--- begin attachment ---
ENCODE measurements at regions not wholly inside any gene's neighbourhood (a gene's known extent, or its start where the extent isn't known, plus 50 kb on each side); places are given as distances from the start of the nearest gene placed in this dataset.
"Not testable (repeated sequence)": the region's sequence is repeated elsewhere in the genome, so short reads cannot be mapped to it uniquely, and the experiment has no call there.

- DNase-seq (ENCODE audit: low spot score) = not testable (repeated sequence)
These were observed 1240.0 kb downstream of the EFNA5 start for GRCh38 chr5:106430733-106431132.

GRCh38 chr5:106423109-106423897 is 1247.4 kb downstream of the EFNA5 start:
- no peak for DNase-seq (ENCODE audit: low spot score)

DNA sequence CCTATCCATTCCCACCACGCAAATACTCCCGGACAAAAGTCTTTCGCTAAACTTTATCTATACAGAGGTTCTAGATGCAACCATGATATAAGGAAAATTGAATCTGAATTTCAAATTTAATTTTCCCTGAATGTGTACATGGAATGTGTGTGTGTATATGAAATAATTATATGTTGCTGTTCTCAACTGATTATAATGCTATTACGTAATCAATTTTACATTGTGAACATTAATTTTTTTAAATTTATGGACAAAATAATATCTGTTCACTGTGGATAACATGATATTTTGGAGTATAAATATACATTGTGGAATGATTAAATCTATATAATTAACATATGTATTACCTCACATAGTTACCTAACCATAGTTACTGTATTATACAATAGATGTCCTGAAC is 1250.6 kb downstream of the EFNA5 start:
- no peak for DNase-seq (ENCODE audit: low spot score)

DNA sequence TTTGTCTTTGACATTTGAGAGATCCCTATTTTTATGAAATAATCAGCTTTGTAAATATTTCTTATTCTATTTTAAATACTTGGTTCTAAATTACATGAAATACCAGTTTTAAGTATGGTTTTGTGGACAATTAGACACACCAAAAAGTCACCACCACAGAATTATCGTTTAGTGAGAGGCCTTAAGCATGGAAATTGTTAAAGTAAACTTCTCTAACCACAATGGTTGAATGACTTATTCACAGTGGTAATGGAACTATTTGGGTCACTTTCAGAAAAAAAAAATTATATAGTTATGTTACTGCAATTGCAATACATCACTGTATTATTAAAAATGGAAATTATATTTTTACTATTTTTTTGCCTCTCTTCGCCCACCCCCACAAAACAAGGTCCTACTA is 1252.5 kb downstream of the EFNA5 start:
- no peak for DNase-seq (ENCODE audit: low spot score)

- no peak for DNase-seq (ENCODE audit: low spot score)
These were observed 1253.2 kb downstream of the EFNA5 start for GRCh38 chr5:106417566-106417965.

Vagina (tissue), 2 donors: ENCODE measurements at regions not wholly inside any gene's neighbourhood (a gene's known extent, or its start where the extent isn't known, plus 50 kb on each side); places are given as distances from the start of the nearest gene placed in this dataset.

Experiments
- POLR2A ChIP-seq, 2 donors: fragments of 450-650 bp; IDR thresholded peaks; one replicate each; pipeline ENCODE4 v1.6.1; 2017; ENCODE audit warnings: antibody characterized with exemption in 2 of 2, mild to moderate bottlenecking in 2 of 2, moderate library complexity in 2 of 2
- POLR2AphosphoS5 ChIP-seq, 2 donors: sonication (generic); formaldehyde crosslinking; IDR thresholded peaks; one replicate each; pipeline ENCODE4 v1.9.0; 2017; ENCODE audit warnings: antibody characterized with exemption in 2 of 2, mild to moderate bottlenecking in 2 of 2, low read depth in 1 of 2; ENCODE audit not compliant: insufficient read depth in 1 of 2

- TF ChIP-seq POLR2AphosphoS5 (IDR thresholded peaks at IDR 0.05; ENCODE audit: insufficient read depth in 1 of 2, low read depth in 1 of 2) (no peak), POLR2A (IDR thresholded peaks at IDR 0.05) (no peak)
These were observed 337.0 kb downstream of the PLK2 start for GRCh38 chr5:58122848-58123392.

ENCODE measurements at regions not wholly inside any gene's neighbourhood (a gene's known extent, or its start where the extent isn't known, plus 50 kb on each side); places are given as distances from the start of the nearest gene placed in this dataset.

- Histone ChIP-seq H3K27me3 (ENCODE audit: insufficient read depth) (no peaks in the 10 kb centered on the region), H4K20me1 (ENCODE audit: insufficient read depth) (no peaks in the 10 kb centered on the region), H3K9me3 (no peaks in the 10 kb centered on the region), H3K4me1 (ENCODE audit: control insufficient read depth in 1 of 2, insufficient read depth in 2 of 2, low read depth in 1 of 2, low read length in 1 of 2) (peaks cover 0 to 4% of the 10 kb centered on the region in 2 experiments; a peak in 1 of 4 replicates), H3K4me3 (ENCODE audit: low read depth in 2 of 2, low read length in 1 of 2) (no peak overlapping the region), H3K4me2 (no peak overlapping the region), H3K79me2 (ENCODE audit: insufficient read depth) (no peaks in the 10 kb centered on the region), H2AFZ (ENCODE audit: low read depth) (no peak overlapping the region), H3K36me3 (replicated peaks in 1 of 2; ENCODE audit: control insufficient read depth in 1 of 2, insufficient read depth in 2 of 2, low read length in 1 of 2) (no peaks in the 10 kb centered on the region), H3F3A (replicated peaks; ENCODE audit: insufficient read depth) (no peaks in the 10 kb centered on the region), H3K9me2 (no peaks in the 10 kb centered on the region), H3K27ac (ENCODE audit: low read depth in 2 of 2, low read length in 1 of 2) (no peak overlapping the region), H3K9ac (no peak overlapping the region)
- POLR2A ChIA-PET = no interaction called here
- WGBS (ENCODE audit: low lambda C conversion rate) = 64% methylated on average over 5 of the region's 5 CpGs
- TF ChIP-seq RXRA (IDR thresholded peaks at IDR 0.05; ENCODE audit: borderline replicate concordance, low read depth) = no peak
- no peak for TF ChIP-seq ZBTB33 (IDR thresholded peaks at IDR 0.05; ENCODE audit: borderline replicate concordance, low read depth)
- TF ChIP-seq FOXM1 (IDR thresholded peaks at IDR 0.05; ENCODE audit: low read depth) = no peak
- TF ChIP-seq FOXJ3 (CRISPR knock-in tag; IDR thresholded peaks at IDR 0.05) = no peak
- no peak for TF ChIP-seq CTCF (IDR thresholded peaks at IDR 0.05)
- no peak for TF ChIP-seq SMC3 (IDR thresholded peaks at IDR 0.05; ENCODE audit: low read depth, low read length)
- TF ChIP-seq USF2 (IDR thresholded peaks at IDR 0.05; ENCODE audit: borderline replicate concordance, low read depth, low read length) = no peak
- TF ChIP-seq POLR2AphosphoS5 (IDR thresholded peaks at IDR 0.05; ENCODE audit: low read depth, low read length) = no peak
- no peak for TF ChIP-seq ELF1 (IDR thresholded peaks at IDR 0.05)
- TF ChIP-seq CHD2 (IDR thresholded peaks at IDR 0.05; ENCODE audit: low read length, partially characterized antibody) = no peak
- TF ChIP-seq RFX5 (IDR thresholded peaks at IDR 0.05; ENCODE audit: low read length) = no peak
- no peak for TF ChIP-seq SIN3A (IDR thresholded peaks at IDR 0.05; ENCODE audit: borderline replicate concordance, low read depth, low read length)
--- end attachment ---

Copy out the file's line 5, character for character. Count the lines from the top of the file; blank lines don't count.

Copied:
GRCh38 chr5:106423109-106423897 is 1247.4 kb downstream of the EFNA5 start: